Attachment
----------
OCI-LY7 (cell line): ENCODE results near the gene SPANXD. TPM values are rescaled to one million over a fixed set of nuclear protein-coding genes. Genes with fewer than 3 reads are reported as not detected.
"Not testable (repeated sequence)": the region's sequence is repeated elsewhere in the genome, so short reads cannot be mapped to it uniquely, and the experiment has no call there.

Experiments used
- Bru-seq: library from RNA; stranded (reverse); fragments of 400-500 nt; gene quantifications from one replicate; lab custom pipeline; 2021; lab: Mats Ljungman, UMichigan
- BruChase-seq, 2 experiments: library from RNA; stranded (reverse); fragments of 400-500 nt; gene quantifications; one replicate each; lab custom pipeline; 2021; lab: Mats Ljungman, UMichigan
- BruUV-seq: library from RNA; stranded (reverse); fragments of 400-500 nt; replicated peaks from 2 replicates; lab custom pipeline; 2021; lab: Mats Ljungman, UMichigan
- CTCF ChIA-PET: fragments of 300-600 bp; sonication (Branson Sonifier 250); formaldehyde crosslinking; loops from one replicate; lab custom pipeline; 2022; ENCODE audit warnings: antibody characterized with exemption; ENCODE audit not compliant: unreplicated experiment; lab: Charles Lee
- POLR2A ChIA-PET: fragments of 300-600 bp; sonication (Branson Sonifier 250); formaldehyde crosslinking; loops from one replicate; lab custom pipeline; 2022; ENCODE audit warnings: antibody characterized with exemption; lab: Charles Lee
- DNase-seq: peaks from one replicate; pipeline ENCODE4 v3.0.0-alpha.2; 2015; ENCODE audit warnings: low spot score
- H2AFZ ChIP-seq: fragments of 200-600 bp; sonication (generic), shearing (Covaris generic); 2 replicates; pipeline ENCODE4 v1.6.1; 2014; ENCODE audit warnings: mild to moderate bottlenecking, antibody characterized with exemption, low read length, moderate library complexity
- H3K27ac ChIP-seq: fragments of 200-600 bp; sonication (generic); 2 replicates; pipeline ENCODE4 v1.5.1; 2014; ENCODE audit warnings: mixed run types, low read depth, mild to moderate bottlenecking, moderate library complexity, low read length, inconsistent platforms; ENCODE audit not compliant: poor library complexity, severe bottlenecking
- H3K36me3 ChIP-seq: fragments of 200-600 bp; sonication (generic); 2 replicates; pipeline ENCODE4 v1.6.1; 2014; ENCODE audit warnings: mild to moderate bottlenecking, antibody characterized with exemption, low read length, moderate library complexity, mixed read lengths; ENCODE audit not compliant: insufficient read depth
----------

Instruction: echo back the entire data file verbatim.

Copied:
OCI-LY7 (cell line): ENCODE results near the gene SPANXD. TPM values are rescaled to one million over a fixed set of nuclear protein-coding genes. Genes with fewer than 3 reads are reported as not detected.
"Not testable (repeated sequence)": the region's sequence is repeated elsewhere in the genome, so short reads cannot be mapped to it uniquely, and the experiment has no call there.

Experiments used
- Bru-seq: library from RNA; stranded (reverse); fragments of 400-500 nt; gene quantifications from one replicate; lab custom pipeline; 2021; lab: Mats Ljungman, UMichigan
- BruChase-seq, 2 experiments: library from RNA; stranded (reverse); fragments of 400-500 nt; gene quantifications; one replicate each; lab custom pipeline; 2021; lab: Mats Ljungman, UMichigan
- BruUV-seq: library from RNA; stranded (reverse); fragments of 400-500 nt; replicated peaks from 2 replicates; lab custom pipeline; 2021; lab: Mats Ljungman, UMichigan
- CTCF ChIA-PET: fragments of 300-600 bp; sonication (Branson Sonifier 250); formaldehyde crosslinking; loops from one replicate; lab custom pipeline; 2022; ENCODE audit warnings: antibody characterized with exemption; ENCODE audit not compliant: unreplicated experiment; lab: Charles Lee
- POLR2A ChIA-PET: fragments of 300-600 bp; sonication (Branson Sonifier 250); formaldehyde crosslinking; loops from one replicate; lab custom pipeline; 2022; ENCODE audit warnings: antibody characterized with exemption; lab: Charles Lee
- DNase-seq: peaks from one replicate; pipeline ENCODE4 v3.0.0-alpha.2; 2015; ENCODE audit warnings: low spot score
- H2AFZ ChIP-seq: fragments of 200-600 bp; sonication (generic), shearing (Covaris generic); 2 replicates; pipeline ENCODE4 v1.6.1; 2014; ENCODE audit warnings: mild to moderate bottlenecking, antibody characterized with exemption, low read length, moderate library complexity
- H3K27ac ChIP-seq: fragments of 200-600 bp; sonication (generic); 2 replicates; pipeline ENCODE4 v1.5.1; 2014; ENCODE audit warnings: mixed run types, low read depth, mild to moderate bottlenecking, moderate library complexity, low read length, inconsistent platforms; ENCODE audit not compliant: poor library complexity, severe bottlenecking
- H3K36me3 ChIP-seq: fragments of 200-600 bp; sonication (generic); 2 replicates; pipeline ENCODE4 v1.6.1; 2014; ENCODE audit warnings: mild to moderate bottlenecking, antibody characterized with exemption, low read length, moderate library complexity, mixed read lengths; ENCODE audit not compliant: insufficient read depth